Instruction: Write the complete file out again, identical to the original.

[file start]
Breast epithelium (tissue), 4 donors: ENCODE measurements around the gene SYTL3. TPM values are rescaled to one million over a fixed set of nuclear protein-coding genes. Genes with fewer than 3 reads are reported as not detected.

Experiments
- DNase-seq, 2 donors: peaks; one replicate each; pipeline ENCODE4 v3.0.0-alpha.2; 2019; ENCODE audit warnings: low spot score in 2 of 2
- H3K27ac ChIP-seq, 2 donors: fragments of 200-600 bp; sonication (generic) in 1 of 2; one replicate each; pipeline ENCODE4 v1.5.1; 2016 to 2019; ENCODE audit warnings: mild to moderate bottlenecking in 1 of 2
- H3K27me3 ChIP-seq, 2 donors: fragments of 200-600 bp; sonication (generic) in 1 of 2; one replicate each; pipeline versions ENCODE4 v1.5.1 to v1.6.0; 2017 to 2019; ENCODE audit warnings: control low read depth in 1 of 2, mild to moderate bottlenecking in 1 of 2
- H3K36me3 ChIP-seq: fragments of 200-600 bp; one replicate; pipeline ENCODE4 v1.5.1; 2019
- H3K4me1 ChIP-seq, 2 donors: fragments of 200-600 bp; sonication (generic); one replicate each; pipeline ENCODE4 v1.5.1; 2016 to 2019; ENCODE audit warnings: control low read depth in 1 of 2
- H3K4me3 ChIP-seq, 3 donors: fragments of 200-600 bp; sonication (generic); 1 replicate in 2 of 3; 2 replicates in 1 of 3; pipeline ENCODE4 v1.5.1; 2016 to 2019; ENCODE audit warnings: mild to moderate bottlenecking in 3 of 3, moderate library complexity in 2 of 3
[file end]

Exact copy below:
Breast epithelium (tissue), 4 donors: ENCODE measurements around the gene SYTL3. TPM values are rescaled to one million over a fixed set of nuclear protein-coding genes. Genes with fewer than 3 reads are reported as not detected.

Experiments
- DNase-seq, 2 donors: peaks; one replicate each; pipeline ENCODE4 v3.0.0-alpha.2; 2019; ENCODE audit warnings: low spot score in 2 of 2
- H3K27ac ChIP-seq, 2 donors: fragments of 200-600 bp; sonication (generic) in 1 of 2; one replicate each; pipeline ENCODE4 v1.5.1; 2016 to 2019; ENCODE audit warnings: mild to moderate bottlenecking in 1 of 2
- H3K27me3 ChIP-seq, 2 donors: fragments of 200-600 bp; sonication (generic) in 1 of 2; one replicate each; pipeline versions ENCODE4 v1.5.1 to v1.6.0; 2017 to 2019; ENCODE audit warnings: control low read depth in 1 of 2, mild to moderate bottlenecking in 1 of 2
- H3K36me3 ChIP-seq: fragments of 200-600 bp; one replicate; pipeline ENCODE4 v1.5.1; 2019
- H3K4me1 ChIP-seq, 2 donors: fragments of 200-600 bp; sonication (generic); one replicate each; pipeline ENCODE4 v1.5.1; 2016 to 2019; ENCODE audit warnings: control low read depth in 1 of 2
- H3K4me3 ChIP-seq, 3 donors: fragments of 200-600 bp; sonication (generic); 1 replicate in 2 of 3; 2 replicates in 1 of 3; pipeline ENCODE4 v1.5.1; 2016 to 2019; ENCODE audit warnings: mild to moderate bottlenecking in 3 of 3, moderate library complexity in 2 of 3